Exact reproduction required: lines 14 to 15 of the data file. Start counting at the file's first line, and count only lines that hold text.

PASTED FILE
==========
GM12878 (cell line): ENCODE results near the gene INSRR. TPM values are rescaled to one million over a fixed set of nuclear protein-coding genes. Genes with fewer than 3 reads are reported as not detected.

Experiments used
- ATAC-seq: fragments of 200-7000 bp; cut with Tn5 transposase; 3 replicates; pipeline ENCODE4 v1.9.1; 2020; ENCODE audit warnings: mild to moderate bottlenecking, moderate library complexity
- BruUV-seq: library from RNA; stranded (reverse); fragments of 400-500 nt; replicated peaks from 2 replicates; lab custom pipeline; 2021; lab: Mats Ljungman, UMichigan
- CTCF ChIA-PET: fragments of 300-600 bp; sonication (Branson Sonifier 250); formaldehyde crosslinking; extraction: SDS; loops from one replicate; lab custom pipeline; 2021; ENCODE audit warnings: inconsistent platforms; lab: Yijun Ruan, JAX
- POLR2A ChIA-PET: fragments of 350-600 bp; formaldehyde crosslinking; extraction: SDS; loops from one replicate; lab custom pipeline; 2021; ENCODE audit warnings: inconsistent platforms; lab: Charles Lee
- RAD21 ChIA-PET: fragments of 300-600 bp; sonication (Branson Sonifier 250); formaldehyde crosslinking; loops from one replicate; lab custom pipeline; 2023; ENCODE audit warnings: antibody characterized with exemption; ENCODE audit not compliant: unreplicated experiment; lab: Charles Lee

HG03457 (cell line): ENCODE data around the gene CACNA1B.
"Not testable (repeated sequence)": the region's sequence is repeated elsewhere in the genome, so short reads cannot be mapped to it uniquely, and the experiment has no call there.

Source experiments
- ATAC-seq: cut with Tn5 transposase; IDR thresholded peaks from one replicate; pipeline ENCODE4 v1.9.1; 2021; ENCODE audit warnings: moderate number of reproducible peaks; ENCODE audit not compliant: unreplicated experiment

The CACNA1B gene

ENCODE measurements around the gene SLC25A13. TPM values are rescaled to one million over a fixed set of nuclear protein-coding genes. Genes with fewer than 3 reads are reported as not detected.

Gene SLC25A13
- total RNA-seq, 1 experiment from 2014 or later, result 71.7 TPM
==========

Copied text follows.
Gene SLC25A13
- total RNA-seq, 1 experiment from 2014 or later, result 71.7 TPM